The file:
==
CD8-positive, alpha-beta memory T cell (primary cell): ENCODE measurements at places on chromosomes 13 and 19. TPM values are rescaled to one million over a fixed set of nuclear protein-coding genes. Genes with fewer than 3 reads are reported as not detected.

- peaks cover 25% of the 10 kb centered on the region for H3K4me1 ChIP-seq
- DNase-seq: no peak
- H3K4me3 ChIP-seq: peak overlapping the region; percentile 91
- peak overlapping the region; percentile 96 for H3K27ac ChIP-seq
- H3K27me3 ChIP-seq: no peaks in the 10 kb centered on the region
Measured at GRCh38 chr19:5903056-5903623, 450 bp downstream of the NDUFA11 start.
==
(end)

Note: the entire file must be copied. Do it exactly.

CD8-positive, alpha-beta memory T cell (primary cell): ENCODE measurements at places on chromosomes 13 and 19. TPM values are rescaled to one million over a fixed set of nuclear protein-coding genes. Genes with fewer than 3 reads are reported as not detected.

- peaks cover 25% of the 10 kb centered on the region for H3K4me1 ChIP-seq
- DNase-seq: no peak
- H3K4me3 ChIP-seq: peak overlapping the region; percentile 91
- peak overlapping the region; percentile 96 for H3K27ac ChIP-seq
- H3K27me3 ChIP-seq: no peaks in the 10 kb centered on the region
Measured at GRCh38 chr19:5903056-5903623, 450 bp downstream of the NDUFA11 start.